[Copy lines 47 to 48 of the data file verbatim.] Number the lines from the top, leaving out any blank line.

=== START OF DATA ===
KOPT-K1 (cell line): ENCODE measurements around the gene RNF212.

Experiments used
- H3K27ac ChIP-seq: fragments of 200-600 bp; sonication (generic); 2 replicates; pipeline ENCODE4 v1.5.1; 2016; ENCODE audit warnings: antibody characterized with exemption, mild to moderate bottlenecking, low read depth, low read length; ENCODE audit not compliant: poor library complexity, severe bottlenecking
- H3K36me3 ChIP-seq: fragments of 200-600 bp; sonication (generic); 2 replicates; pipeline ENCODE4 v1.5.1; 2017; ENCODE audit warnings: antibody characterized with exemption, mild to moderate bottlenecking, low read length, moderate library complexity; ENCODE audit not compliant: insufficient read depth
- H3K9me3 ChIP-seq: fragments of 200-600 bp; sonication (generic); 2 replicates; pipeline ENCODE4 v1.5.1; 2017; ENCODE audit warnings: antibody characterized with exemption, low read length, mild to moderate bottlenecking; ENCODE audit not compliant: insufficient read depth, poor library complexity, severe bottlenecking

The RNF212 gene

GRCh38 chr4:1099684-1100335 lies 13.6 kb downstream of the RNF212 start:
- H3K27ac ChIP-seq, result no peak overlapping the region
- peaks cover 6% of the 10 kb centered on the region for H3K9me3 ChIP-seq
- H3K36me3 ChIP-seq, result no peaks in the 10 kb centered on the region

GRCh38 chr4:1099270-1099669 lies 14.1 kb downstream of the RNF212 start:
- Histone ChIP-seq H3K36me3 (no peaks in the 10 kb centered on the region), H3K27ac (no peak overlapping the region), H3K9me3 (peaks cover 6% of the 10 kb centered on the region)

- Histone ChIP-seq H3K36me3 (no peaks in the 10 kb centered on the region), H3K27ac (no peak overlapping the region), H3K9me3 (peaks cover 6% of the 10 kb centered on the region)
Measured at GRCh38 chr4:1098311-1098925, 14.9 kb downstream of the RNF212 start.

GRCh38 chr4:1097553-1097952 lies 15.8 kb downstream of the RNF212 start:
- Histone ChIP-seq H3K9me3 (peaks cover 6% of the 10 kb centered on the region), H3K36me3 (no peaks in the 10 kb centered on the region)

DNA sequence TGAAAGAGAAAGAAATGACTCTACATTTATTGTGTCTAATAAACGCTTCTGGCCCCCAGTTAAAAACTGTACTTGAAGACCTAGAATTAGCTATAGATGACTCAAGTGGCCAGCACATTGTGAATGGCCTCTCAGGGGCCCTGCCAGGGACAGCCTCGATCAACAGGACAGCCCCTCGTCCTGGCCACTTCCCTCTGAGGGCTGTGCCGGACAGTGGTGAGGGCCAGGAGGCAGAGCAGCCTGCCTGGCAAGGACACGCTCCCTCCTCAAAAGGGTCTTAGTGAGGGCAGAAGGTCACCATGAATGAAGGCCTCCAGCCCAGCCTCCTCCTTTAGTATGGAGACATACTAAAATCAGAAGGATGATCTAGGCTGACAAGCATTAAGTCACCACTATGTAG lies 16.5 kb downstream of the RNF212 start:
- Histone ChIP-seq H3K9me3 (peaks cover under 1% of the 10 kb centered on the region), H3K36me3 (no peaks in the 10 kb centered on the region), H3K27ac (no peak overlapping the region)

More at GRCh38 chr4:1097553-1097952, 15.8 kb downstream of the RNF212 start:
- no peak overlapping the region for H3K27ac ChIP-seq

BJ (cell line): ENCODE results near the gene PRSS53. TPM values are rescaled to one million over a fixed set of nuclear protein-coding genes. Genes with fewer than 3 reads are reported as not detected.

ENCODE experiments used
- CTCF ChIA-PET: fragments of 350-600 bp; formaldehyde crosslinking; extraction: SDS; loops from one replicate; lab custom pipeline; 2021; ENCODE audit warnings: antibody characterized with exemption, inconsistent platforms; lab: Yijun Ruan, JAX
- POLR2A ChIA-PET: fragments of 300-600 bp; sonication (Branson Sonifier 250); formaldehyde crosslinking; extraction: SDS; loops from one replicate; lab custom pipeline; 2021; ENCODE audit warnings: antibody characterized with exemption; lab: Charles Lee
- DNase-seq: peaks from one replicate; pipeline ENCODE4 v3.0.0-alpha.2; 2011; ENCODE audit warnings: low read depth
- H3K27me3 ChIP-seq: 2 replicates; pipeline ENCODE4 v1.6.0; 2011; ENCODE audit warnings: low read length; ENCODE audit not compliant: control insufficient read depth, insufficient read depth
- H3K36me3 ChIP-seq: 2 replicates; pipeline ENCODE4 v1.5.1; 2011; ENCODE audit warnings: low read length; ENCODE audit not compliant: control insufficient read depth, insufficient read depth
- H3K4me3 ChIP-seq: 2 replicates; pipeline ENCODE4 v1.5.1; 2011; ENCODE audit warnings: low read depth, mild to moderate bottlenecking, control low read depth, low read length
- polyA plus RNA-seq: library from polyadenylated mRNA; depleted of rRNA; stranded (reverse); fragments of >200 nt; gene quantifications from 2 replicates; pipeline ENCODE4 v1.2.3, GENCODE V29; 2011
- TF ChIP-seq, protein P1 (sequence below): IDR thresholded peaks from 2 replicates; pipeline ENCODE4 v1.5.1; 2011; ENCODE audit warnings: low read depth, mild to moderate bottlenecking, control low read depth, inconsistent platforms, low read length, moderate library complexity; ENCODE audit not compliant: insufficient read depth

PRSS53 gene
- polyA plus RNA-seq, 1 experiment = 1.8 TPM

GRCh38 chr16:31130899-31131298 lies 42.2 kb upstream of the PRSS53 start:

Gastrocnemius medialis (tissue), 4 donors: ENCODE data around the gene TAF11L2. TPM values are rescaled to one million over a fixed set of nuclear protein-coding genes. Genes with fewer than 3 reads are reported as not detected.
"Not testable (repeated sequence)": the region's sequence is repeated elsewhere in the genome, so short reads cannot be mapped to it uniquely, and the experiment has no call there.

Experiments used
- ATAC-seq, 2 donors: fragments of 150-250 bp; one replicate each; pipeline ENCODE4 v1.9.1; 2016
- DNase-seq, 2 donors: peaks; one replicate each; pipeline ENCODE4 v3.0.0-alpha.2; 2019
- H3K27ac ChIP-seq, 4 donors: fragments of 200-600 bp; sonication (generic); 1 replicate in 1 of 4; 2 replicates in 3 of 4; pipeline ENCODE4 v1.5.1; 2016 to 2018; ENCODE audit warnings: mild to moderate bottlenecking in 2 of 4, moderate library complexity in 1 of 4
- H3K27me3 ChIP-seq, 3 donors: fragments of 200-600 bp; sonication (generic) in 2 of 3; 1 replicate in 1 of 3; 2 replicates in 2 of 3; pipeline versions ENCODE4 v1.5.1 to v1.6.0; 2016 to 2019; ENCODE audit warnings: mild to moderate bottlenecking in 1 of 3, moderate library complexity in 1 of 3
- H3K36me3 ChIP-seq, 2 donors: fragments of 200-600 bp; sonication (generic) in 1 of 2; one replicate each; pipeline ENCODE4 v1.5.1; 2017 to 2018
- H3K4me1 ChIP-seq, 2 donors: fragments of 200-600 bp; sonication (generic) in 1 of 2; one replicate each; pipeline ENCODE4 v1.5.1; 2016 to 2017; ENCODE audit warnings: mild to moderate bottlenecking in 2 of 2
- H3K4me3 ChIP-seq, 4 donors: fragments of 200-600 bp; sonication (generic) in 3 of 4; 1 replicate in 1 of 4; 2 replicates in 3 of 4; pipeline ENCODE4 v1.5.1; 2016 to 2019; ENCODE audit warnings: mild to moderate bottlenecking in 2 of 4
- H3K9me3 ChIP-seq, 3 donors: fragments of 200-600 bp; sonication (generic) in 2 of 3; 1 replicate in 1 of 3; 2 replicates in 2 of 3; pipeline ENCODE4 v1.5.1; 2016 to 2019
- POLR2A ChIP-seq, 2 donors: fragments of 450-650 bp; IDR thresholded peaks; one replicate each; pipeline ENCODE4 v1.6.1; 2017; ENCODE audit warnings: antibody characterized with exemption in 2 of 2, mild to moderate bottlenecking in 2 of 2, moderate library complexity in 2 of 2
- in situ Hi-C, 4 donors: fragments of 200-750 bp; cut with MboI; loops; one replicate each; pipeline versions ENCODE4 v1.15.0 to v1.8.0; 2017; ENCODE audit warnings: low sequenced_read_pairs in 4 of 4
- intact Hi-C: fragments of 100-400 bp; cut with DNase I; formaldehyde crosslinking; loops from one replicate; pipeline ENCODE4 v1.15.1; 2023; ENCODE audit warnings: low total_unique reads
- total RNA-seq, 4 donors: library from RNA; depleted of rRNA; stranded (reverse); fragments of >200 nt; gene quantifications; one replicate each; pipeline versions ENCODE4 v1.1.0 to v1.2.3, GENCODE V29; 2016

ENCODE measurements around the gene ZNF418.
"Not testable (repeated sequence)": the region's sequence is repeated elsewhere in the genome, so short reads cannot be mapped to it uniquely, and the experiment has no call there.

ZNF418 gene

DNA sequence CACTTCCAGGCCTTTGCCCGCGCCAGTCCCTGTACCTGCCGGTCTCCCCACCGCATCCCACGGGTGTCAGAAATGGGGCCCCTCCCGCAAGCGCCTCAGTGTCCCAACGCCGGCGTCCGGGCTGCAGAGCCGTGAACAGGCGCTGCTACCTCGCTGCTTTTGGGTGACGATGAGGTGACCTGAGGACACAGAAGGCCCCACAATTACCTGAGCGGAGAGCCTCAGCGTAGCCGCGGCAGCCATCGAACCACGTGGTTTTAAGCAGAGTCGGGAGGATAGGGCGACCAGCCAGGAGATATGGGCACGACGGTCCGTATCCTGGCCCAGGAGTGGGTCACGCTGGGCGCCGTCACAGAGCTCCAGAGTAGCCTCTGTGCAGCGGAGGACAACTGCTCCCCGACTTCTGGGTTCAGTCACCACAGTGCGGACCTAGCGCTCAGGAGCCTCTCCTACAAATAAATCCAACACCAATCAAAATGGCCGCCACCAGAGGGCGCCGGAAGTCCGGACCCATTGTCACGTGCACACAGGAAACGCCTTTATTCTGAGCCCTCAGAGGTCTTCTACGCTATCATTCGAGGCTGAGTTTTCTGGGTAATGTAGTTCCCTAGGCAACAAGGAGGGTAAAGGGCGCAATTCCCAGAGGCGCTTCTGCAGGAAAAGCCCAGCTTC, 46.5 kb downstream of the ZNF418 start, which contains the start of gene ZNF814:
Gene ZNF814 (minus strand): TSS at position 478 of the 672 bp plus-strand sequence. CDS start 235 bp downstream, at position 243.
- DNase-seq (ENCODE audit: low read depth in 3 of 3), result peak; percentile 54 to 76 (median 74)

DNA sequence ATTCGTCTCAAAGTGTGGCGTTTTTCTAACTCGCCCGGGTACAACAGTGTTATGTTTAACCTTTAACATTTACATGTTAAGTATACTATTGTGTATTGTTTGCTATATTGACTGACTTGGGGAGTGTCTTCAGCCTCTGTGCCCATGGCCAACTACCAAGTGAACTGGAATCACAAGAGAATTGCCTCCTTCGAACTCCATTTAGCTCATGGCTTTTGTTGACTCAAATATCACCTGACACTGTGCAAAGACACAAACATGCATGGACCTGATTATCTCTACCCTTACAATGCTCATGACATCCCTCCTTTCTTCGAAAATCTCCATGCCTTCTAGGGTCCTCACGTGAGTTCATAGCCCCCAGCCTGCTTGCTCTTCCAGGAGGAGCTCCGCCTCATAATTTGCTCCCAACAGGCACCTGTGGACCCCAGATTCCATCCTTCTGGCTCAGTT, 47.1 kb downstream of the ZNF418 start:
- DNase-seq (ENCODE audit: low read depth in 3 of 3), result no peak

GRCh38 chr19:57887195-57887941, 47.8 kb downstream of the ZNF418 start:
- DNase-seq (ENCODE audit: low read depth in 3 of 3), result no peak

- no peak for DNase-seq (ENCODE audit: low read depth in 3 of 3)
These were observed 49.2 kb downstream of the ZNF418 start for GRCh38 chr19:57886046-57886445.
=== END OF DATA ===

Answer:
- intact Hi-C: fragments of 100-400 bp; cut with DNase I; formaldehyde crosslinking; loops from one replicate; pipeline ENCODE4 v1.15.1; 2023; ENCODE audit warnings: low total_unique reads
- total RNA-seq, 4 donors: library from RNA; depleted of rRNA; stranded (reverse); fragments of >200 nt; gene quantifications; one replicate each; pipeline versions ENCODE4 v1.1.0 to v1.2.3, GENCODE V29; 2016